lol that first question is easy, the first ship will achieve the directional change 140x sooner because its velocity is 140x slower.  

I'm actually not sure about the answer to the other question but let's try some deductive reasoning.  The Andromeda Galaxy is 2.54 million light years away and about 3 degrees wide.  A galaxy that is 6.7 million light years away is 2.64x further away than M31 but since the course correction would amount to half a degree, it should be one sixth the width of M31 at its distance.  So 220,000 ly divided by 6 which is 36,667 Ly but then you have to multiply that by 2.64x to see how far off you'd be at 6.7 million Ly without applying the course correction and it turns into a whopping 96,800 Ly!  Did I get that right?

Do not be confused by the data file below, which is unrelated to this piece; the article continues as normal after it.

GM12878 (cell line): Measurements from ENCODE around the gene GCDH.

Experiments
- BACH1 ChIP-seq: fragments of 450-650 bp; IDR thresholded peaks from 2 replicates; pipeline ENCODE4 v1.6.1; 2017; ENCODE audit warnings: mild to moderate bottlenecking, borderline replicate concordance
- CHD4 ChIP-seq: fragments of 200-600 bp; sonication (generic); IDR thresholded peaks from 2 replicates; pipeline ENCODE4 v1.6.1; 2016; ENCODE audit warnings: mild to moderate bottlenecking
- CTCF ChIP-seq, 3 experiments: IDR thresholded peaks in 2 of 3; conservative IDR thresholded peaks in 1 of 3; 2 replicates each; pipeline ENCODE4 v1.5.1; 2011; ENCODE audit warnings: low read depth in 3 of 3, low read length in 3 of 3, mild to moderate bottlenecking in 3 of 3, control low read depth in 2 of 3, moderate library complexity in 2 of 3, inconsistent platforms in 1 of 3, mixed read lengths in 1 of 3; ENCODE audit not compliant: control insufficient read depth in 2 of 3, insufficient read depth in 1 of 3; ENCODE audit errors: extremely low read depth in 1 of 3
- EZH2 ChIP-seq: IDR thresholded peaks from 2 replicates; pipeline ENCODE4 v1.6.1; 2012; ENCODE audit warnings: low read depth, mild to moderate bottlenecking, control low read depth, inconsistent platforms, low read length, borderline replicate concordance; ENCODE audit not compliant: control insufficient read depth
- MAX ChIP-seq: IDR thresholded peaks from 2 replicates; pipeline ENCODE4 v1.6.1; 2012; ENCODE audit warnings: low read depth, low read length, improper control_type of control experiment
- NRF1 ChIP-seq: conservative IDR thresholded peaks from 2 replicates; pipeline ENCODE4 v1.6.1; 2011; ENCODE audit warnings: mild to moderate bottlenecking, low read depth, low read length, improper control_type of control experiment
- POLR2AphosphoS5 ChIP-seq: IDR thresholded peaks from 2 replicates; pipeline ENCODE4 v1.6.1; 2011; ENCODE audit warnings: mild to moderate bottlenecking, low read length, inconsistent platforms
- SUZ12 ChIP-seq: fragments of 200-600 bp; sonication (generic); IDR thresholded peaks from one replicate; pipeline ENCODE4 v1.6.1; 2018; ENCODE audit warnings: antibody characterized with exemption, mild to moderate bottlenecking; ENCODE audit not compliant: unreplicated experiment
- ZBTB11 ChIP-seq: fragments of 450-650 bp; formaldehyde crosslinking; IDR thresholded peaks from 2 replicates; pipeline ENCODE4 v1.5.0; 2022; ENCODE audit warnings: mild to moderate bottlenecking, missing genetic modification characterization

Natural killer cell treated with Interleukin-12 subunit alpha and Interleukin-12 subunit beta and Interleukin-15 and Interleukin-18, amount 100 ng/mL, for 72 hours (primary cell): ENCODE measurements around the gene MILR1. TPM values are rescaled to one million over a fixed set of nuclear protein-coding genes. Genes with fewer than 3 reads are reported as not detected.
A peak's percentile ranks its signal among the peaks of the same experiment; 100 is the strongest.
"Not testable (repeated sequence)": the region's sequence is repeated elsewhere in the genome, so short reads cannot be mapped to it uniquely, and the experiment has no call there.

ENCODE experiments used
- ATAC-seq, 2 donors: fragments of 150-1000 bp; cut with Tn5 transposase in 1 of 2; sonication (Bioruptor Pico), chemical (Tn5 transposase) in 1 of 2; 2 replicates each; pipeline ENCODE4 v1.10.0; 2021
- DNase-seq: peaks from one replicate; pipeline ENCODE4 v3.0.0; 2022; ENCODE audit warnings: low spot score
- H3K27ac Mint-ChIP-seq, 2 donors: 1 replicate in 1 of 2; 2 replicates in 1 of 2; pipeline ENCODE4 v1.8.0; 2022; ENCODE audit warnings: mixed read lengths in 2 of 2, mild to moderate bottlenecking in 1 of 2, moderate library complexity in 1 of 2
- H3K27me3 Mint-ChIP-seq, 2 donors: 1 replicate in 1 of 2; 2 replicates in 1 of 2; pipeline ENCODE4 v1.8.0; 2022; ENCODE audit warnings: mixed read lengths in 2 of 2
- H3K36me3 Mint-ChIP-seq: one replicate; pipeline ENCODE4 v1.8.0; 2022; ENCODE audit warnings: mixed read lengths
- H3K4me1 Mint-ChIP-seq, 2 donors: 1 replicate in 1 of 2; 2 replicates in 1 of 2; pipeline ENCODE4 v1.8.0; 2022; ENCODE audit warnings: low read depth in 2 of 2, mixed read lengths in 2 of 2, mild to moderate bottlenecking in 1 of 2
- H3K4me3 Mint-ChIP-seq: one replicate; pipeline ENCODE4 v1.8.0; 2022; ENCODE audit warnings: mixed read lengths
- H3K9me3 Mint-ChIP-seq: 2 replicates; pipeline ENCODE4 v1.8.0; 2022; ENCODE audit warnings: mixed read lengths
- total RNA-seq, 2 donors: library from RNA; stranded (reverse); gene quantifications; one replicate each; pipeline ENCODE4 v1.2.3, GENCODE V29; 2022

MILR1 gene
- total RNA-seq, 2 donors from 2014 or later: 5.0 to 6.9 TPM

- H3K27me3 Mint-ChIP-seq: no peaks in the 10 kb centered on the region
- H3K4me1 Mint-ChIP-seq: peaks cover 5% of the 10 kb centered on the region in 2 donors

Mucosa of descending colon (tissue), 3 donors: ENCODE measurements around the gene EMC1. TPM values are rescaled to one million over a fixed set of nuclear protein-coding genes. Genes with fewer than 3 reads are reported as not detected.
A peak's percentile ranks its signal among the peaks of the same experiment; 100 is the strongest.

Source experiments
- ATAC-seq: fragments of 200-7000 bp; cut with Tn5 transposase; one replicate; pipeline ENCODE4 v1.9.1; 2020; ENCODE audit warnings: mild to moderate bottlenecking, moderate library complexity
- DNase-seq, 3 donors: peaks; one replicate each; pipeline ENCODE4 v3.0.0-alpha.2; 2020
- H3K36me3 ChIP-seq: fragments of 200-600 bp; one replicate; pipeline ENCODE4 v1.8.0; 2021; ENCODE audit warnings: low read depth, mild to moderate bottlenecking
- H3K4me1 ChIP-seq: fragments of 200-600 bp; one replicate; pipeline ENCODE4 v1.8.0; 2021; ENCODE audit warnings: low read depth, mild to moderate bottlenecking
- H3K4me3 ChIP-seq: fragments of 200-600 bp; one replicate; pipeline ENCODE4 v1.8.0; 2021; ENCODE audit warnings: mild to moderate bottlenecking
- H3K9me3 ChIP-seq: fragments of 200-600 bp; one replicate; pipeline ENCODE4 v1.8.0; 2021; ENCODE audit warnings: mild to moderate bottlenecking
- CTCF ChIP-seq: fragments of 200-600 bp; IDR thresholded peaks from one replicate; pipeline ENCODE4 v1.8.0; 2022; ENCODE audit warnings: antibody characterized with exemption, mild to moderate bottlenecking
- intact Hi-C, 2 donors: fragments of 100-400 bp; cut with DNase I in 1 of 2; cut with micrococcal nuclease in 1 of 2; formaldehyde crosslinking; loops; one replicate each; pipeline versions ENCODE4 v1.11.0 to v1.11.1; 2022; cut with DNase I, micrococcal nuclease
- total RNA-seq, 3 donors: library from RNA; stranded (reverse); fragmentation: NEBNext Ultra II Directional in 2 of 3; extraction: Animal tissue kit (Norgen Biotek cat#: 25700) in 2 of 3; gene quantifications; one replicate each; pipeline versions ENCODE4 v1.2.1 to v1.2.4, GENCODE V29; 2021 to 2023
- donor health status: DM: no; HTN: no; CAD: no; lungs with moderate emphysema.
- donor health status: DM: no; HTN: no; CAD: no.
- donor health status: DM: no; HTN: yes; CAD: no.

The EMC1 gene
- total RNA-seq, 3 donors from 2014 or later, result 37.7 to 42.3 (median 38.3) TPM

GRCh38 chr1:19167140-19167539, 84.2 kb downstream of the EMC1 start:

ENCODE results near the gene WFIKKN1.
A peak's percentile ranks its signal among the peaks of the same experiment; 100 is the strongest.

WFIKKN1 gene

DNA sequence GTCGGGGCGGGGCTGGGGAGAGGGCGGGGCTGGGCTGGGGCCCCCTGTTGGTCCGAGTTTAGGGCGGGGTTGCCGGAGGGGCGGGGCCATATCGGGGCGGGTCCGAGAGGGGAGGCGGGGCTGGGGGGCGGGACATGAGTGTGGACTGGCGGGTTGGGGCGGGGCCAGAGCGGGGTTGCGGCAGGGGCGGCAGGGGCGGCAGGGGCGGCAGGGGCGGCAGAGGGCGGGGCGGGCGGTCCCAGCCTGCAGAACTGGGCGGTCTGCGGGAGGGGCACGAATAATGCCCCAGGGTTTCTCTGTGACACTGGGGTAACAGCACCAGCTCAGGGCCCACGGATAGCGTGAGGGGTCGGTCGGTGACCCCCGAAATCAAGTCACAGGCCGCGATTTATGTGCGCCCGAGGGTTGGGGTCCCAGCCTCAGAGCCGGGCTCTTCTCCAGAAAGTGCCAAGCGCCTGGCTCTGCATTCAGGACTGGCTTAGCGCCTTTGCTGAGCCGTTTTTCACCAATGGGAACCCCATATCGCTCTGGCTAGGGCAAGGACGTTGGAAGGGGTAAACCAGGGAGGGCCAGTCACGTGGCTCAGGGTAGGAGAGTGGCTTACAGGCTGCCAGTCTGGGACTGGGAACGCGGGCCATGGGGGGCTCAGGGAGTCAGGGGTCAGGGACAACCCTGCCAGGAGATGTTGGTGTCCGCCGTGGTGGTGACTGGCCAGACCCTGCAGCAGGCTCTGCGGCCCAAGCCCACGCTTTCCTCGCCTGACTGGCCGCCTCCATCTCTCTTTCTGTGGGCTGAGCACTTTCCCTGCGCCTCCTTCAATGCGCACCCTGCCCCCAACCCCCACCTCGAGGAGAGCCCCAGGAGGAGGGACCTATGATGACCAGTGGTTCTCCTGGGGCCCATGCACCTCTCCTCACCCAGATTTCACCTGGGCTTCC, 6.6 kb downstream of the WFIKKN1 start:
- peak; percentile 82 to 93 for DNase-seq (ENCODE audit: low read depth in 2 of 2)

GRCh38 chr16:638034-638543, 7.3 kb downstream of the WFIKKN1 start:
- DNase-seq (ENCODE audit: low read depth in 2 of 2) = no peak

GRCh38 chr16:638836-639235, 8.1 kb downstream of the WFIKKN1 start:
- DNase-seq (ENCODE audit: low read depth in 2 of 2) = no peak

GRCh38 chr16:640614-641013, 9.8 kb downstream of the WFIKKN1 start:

Fellow Alex, when you have time please let me know if these answers are correct, as I'd like to know (especially with the second one, for which I just used some reasoning skills and quick calculations.)  Anyway I went into Hyperjump 16 minutes after turning on the engines to correct for the velocity vector bug (the blue and pink markers were close to each other but not completely lined up, a couple of millimeters off I'd say) and the negative velocity vector bug had turned positive (about 96 km/sec) when I went into Hyperjump so it only took about 12 minutes to burn off that positive back to zero and then I was on my way!
This is just before I went into Hyperjump
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A-L-E-X